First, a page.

3.2. mRNA Induces Strong and Broad T-Cell Responses

Groups of 6 BALB/cJ mice were vaccinated with single mRNA components (R1, R2, RIII or RIV) or in combination (R1+R2, R1+R2+RIII or R1+R2+RIII+RIV) twice 4 weeks apart intramuscularly, and their T-cell responses were analyzed 1 and 5 weeks later (Figure 2a). Both the RNA dose and timing of sampling were based on our previous experience with mRNA vaccines [17,21]. Responses to seven known well-defined CD8+ T-cell epitopes were readily detected in the IFN-γ ELISPOT assay 5 weeks after vaccination. Four variants of each epitope as present in the vaccine components were assembled into small pools P1 to P7 (Figure 1a, Table 1) and used for stimulation. While significant differences between groups were only rarely reached, there was an overall trend of a direct correlation between the magnitude of vaccine responses and valency of the vaccine cocktail both for individual epitopes (Figure 2b) and the overall ‘global’ response, which reached median (range) 11,821 (10,268–13,506) SFU/106 HIVconsvM-specific splenocytes (Figure 2c) keeping in mind that the absolute mRNA dose increased with each component added. In addition, the average number of targeted epitopes increased (Figure 2d), which is likely contributed to by both the recognition of more epitope variants and the larger magnitude of the total response.

3.3. Kinetics and Quality of the HIVconsvM mRNA-Induced T-cell Responses

Polyfunctionality of mRNA-elicited CD8+ and CD4+ T cells was assessed at 1 and 5 weeks post-vaccination (Figure 2a). At 1 week after vaccination, specific peptides stimulated the expression of CD107a, IFN-γ, IL-2 and TNF-α in small fractions of murine PBMC populations reaching median 0.77% (CD107a) and 0.08% (IL-2) of CD8+ and CD4+ T cells, respectively (Figure 3a). At week 5 post-vaccination, broad, plurifunctional responses with peaks of median 19.3% (CD107a) and 0.26% (IFN-γ) in the CD8+ and CD4+ T-cell populations, respectively, were readily detected in mouse splenocytes (Figure 3b). Mostly, there is an overall good correlation between PBMC and splenocyte responses, although minor differences might sometimes occur. For CD8+ T cells, there were similar cell fractions that displayed 1, 2 and 3 functions with about 2% of tetrafunctional cells. CD4+ T cells induced by the full set of HIVconsvM mRNAs had similar proportions of cells with 1 and 2 functions, trifunctional cells represented about half of the population and there were no tetrafunctional cells (Figure 3c). CD4+ T-cells evaluation was likely an underestimation of true frequencies and functions, since optimal major histocompatibility complex (MHC) class I-restricted epitopes were used in vitro for restimulation of these MHC class II-restricted responses.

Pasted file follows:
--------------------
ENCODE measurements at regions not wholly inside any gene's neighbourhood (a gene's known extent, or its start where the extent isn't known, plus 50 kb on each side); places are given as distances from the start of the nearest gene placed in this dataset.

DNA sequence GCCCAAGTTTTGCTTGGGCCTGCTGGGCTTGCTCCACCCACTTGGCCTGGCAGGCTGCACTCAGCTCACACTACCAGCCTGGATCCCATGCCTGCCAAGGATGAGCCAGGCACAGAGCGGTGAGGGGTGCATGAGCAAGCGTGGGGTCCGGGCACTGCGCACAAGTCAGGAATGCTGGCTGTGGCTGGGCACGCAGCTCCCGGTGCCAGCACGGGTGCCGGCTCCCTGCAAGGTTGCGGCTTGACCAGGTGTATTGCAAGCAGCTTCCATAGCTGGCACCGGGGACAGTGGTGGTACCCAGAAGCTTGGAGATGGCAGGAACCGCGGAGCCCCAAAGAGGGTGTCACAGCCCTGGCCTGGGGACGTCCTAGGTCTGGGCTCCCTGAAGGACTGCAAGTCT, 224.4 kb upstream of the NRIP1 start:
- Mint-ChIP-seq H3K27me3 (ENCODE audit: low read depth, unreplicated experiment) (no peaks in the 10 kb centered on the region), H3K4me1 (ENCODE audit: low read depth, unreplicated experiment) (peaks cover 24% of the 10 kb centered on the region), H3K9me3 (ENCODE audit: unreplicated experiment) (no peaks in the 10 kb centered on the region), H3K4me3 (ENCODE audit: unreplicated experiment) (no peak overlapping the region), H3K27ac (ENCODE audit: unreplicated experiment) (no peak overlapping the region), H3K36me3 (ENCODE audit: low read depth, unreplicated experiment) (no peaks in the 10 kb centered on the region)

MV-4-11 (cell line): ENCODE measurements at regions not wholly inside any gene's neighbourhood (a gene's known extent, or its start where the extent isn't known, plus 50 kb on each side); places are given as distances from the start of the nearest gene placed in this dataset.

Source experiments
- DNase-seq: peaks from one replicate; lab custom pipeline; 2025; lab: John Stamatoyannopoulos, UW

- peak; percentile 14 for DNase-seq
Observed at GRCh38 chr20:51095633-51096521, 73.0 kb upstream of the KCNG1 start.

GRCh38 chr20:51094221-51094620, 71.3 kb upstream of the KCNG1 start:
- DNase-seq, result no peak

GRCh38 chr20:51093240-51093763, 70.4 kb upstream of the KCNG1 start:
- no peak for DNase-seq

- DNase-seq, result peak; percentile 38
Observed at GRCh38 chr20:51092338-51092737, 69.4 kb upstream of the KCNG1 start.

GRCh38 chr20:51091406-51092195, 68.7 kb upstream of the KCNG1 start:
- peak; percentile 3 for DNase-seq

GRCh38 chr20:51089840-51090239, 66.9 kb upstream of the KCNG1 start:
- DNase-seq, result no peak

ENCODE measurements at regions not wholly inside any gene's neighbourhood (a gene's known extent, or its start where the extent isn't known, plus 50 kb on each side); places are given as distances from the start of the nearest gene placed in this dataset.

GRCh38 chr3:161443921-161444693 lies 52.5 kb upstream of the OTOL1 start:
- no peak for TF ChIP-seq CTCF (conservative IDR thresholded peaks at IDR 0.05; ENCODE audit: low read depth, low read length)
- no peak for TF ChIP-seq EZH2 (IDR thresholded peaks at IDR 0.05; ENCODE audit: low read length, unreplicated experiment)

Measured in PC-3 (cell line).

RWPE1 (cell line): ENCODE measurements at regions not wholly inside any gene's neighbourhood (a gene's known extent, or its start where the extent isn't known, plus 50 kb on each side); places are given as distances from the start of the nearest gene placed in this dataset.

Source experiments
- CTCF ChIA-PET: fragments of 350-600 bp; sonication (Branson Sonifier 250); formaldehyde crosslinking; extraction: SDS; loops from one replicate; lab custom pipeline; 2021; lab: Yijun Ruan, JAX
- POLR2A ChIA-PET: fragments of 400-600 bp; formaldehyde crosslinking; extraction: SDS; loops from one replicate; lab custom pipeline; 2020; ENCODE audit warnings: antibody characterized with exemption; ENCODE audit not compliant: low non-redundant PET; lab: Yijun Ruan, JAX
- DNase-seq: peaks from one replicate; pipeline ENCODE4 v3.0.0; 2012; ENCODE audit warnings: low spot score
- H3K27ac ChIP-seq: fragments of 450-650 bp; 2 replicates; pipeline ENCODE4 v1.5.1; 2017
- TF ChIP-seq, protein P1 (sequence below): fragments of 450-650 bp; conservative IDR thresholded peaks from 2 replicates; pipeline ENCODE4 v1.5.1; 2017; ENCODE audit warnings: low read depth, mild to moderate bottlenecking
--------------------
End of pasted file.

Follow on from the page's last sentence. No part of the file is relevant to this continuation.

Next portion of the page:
4. Discussion and Conclusions

In the present work, we tested an improved design of the second-generation conserved-region candidate T-cell HIV-1 vaccine by adding two frequent epitope variants and thus improving the coverage of global circulating HIV-1. In a mouse model, intramuscular injection of the LNP-encapsulated mRNA induced high frequencies of T cells, which were capable of recognizing seven out of seven examined H-2d class I-restricted epitopes in most animals (Figure 2). All vaccine components were immunogenic individually and when combined, T-cell responses increased over 5 weeks post-vaccination, which concurred with our previous kinetic observations with another RNA vaccine platform [17]. Keeping in mind some experimental differences, the summed magnitude of T-cell responses reported here is superior to our published data for the bivalent HIVconsvX vaccine delivered using adjuvanted Semliki Forest virus-derived self-amplifying mRNA [17]. The reported frequencies induced by the bivalent R1 + R2 LNP vaccine were comparable to those elicited by a bivalent vaccine delivered by a heterologous simian adenovirus ChAdOx1 prime-poxvirus MVA boost regimen (N.M., E.G.W., B.K. and T.H., manuscript in preparation). Both these frequencies were surpassed by tri- and tetravalent R1+R2+RIII and R1+R2+RIII+RIV LNP immunizations (Figure 2c), which may be the result of the tetravalent design, the mRNA LNP delivery or their combination. In the BALB/cJ mice, we did not optimize the vaccine dose nor peak response time point. In addition, we did not test for the recognition of individual epitope variants as present in the tetravalent vaccine and those of other HIV-1 isolates listed in the LANL-HMID [26]. Nevertheless, our data show a great potency of this vaccine platform for induction of T-cell responses and support evaluation of the HIVconsvM mRNA LNPs in humans, the species in which HIV-1 evolved and for which further vaccine optimizations and response analyses will be the most relevant.

Supplementary Materials

The following are available online at https://www.mdpi.com/2076-393X/8/3/360/s1, Figure S1: Coverage of 9-mers by the six second-generation vaccine conserved regions. Gradual improvements in the global HIV-1 coverage for the six conserved regions by increasing the valency of the vaccine cocktail form mosaic 1 (1), mosaic 1+2 (2), mosaic 1+2 + epigraph III (3) and mosaic 1+2 + epigraph III+IV (4) indicated on the x-axis. The fractions of 9-mers with an exact (red) and 8/9 (orange) matches are shown for each vaccine region separately, Figure S2: The ICS gating strategy. Gating strategy for identification of CD8+ and CD4+ T-cell functional phenotype within PBMCs and splenocytes.

Author Contributions

Conceptualization, T.H., B.K. and M.F.; methodology, N.M., S.H., S.F., E.G.W., and A.K.D.; software, N.M.; formal analysis, N.M., E.G.W. and T.H.; investigation, N.M. and E.G.W.; resources, T.H. and M.F.; data curation, N.M., E.G.W., and T.H.; writing—original draft preparation, T.H. and N.M.; writing—review and editing, T.H., B.K., K.B., M.F., N.M., S.H., A.L.W., S.F., E.G.W., and A.K.D.; supervision, T.H.; project administration, A.L.W. and T.H.; funding acquisition, T.H., and M.F. All authors have read and agreed to the published version of the manuscript.